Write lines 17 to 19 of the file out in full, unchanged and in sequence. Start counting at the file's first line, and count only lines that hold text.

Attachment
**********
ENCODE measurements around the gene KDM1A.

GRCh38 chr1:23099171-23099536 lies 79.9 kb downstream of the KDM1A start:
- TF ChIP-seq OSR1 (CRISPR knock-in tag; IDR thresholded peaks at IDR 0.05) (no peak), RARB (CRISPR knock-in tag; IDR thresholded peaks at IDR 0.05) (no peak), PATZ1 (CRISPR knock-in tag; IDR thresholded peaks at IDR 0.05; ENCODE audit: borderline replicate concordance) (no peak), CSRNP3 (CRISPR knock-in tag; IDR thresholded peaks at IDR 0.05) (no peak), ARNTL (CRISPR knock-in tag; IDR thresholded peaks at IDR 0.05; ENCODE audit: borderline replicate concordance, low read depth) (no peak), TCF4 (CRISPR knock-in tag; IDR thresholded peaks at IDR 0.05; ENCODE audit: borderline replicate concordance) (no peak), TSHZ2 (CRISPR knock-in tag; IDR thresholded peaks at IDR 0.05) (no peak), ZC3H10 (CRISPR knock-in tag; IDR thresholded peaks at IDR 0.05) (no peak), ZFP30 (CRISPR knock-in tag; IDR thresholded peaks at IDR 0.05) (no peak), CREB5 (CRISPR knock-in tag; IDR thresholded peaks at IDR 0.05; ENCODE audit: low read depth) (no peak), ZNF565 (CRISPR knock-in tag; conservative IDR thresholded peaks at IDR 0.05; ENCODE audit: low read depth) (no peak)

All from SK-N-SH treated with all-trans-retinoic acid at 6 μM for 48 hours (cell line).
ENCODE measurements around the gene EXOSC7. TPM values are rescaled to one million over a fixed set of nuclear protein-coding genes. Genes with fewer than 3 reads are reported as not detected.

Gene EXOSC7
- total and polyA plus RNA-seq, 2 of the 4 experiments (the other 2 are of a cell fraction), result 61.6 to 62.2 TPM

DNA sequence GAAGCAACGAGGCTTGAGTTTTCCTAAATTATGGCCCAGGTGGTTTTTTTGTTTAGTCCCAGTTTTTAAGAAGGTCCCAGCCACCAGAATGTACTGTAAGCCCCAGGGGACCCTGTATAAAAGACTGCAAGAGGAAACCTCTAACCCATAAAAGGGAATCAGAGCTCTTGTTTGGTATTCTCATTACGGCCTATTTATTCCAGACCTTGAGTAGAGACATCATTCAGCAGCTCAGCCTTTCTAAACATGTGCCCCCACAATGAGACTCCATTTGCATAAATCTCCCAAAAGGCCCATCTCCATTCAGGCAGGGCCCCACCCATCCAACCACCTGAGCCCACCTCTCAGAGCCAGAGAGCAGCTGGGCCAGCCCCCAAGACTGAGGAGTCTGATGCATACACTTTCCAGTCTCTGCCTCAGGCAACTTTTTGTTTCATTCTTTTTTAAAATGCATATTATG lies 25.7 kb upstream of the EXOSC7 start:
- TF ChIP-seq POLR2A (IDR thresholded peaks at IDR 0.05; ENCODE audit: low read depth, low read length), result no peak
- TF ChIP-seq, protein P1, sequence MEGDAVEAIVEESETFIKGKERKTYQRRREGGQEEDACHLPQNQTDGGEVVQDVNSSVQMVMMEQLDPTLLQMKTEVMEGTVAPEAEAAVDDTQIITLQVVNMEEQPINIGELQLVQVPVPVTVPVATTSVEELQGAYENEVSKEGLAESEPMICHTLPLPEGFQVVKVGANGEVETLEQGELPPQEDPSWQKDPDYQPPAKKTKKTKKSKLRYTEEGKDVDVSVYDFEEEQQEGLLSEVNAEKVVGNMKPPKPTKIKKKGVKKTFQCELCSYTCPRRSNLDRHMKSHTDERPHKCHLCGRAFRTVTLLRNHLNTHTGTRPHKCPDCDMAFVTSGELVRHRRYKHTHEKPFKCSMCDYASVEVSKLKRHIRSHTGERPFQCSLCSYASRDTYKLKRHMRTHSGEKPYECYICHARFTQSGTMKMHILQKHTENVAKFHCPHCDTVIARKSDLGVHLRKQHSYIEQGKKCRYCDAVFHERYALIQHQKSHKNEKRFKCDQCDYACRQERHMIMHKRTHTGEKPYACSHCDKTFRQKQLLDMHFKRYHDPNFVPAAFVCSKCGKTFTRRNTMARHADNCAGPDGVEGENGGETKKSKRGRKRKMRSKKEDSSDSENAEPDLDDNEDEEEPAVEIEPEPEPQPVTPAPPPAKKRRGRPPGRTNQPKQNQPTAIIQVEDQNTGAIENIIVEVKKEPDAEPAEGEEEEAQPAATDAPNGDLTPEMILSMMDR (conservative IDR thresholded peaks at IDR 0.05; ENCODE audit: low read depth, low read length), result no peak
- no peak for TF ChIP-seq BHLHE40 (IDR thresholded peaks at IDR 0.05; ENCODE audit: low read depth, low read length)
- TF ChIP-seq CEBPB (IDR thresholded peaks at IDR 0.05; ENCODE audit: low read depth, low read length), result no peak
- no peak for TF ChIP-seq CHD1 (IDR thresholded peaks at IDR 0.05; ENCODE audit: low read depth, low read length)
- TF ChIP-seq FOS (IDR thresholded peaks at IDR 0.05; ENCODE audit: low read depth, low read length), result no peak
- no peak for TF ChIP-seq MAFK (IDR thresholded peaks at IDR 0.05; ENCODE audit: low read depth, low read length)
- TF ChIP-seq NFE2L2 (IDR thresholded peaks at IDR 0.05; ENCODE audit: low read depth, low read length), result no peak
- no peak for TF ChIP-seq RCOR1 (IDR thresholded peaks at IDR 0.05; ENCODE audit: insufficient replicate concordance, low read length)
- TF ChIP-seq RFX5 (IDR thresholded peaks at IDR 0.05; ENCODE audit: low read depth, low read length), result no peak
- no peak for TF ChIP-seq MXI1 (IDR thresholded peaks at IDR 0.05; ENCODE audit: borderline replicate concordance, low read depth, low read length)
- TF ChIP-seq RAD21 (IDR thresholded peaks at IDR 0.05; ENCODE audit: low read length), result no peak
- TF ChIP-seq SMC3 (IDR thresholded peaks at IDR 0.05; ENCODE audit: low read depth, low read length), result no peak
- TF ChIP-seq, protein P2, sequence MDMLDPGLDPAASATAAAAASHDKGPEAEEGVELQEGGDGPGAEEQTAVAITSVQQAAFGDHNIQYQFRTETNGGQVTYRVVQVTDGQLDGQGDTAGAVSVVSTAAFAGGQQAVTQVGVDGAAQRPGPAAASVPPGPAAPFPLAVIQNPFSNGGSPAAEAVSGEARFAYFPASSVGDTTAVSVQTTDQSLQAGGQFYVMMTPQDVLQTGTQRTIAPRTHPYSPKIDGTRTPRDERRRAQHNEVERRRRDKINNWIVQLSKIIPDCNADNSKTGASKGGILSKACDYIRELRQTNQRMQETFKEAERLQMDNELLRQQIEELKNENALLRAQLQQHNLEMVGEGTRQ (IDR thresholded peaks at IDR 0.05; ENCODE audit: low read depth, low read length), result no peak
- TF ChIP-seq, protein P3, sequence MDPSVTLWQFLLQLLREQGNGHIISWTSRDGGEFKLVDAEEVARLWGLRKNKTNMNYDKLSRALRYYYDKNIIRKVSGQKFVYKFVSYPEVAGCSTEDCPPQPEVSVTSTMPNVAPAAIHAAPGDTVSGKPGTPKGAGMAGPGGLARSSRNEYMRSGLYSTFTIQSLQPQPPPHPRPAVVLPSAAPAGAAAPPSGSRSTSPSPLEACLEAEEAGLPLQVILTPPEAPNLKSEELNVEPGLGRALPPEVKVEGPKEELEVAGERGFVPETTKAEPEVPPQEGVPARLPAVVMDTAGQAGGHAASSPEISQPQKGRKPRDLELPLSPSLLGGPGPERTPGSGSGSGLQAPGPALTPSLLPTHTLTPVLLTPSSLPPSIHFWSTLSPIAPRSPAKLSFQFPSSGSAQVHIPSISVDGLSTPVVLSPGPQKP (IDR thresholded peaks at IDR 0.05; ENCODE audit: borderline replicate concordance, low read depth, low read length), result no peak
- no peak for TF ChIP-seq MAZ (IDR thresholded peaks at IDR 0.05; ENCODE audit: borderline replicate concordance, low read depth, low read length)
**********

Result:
- no peak for TF ChIP-seq RCOR1 (IDR thresholded peaks at IDR 0.05; ENCODE audit: insufficient replicate concordance, low read length)
- TF ChIP-seq RFX5 (IDR thresholded peaks at IDR 0.05; ENCODE audit: low read depth, low read length), result no peak
- no peak for TF ChIP-seq MXI1 (IDR thresholded peaks at IDR 0.05; ENCODE audit: borderline replicate concordance, low read depth, low read length)